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Oregon stuns Kansas to reach first Final Four in 78 years

Tyler Dorsey (middle) and Jordan Bell (right) were the protagonists in Oregon’s upset of Kansas. (Getty)

KANSAS CITY — Amid thousands of blank stares, there was one villainous smile. That smile, and a few similar ones, told of a stunning result Saturday night that is both historic and calamitous, memorable and forgettable, euphoric and devastating.

The smile came from Oregon’s Dillon Brooks as he strutted back down the Sprint Center floor. Then he looked up to the crowd and saw those stares. As he did, he might as well have been back-pedaling to Phoenix.

A year after falling short at this very stage, Brooks and Tyler Dorsey led No. 3 seed Oregon to a shocking upset of top-seeded Kansas, 74-60 in a de facto road game. They also led Oregon to its first Final Four since 1939.

As the Ducks celebrated, the Jayhawks and their thunderously loud fans were left to ponder yet another tournament failure, one that local reporters have dubbed a disaster if it were to happen, one that nobody saw coming after Kansas romped to the Elite Eight with an average margin of victory of 30.

But it was clear from the opening minutes that a fourth win wouldn’t be as easy. Oregon played stoically and passionately, but under control. As it continued to do so, noise turned to silence. Excitement turned to exasperation. Kansas’ seemingly assured place in the Final Four turned into a dream dashed. What began as a raucous crowd at Allen Fieldhouse East turned to a nervous crowd, and then a frantically concerned one, and finally a dejected one.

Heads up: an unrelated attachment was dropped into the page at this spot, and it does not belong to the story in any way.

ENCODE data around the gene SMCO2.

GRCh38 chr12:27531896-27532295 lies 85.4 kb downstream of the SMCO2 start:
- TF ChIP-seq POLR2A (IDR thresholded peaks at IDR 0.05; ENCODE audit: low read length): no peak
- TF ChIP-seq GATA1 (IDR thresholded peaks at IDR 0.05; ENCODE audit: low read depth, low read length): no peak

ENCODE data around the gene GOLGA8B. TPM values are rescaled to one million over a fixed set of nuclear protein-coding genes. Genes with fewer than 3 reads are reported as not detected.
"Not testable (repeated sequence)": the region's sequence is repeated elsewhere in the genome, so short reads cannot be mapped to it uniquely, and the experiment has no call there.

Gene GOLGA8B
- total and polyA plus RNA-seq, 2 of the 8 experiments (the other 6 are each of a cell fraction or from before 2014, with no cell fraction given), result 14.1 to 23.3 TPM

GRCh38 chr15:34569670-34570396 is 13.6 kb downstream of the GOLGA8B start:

Every single Kansas basket brought thousands of blue- and red-clad Jayhawks fans to their feet, but over the course of 40 minutes, they did a lot of sinking back into their seats, too. Tyler Dorsey, Dylan Ennis and Dillon Brooks all hit early 3s, and reveled in the silencing of the crowd.

Multiple Ducks players said Friday that they enjoy playing — or, more specifically, winning — on the road more than they do at home, and their mentalities throughout the first half exemplified that. Whereas Kansas played tight, as they admittedly had in previous first halves in the tournament, Oregon played freely, unfazed and uninhibited by the at times rapturous noise.

The first big moment of the game came less than three minutes in. Moments after picking up an early foul, Josh Jackson was tagged with a controversial second for a hand check. He stalked to the bench, ripping his jersey out of his shorts as he did. He would sit for nearly nine minutes, and was ineffective when he returned